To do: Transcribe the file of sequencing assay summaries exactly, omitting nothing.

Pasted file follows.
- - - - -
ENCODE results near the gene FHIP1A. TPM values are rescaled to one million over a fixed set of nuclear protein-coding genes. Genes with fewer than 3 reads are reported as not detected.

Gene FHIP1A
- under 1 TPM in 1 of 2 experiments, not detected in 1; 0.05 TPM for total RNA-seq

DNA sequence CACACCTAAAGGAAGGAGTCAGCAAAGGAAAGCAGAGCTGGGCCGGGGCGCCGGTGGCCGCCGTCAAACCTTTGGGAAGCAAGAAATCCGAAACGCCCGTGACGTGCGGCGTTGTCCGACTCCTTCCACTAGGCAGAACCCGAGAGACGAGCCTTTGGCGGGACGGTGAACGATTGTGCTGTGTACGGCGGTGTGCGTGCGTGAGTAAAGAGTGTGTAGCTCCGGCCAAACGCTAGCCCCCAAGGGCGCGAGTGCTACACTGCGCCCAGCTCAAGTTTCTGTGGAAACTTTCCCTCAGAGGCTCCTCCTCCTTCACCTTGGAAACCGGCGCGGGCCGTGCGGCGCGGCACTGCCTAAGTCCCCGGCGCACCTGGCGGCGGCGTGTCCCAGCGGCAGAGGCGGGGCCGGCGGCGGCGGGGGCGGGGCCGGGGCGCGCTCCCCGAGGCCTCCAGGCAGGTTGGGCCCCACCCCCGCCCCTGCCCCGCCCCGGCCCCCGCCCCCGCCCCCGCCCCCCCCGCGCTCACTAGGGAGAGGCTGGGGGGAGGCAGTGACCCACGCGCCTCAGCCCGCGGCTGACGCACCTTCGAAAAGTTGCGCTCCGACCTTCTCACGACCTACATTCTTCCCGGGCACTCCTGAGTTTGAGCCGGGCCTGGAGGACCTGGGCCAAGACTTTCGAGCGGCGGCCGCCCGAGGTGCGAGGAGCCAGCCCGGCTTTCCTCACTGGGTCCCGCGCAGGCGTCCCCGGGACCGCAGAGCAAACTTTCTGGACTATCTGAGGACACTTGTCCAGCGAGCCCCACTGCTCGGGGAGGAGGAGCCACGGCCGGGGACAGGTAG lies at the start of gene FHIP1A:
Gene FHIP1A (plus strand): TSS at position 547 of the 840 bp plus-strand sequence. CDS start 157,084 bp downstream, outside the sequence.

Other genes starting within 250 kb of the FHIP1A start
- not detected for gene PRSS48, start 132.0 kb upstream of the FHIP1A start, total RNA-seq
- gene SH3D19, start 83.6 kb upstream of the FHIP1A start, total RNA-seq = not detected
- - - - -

ENCODE results near the gene FHIP1A. TPM values are rescaled to one million over a fixed set of nuclear protein-coding genes. Genes with fewer than 3 reads are reported as not detected.

Gene FHIP1A
- under 1 TPM in 1 of 2 experiments, not detected in 1; 0.05 TPM for total RNA-seq

DNA sequence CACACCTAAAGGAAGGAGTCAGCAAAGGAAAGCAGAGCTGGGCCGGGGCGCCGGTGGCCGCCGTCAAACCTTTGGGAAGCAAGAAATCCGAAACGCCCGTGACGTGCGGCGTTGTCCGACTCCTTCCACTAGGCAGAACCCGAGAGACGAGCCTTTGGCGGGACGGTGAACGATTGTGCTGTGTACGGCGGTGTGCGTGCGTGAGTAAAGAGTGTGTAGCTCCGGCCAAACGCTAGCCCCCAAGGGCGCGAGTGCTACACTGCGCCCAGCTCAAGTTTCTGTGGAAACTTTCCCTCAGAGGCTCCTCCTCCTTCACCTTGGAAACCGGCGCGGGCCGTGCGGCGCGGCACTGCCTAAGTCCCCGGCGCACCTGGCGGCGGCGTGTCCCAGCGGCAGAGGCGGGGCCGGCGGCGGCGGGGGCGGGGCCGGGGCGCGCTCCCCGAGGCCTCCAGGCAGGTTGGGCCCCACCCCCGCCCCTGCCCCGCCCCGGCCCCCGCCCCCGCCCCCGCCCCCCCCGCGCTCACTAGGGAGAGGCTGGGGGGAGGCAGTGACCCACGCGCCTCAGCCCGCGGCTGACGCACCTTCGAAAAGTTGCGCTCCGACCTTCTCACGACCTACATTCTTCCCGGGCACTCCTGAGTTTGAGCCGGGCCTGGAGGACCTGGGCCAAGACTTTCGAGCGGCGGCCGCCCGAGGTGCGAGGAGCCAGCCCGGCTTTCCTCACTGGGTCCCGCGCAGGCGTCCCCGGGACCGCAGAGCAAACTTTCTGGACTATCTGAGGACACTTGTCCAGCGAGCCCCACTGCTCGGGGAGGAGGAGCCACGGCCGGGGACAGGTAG lies at the start of gene FHIP1A:
Gene FHIP1A (plus strand): TSS at position 547 of the 840 bp plus-strand sequence. CDS start 157,084 bp downstream, outside the sequence.

Other genes starting within 250 kb of the FHIP1A start
- not detected for gene PRSS48, start 132.0 kb upstream of the FHIP1A start, total RNA-seq
- gene SH3D19, start 83.6 kb upstream of the FHIP1A start, total RNA-seq = not detected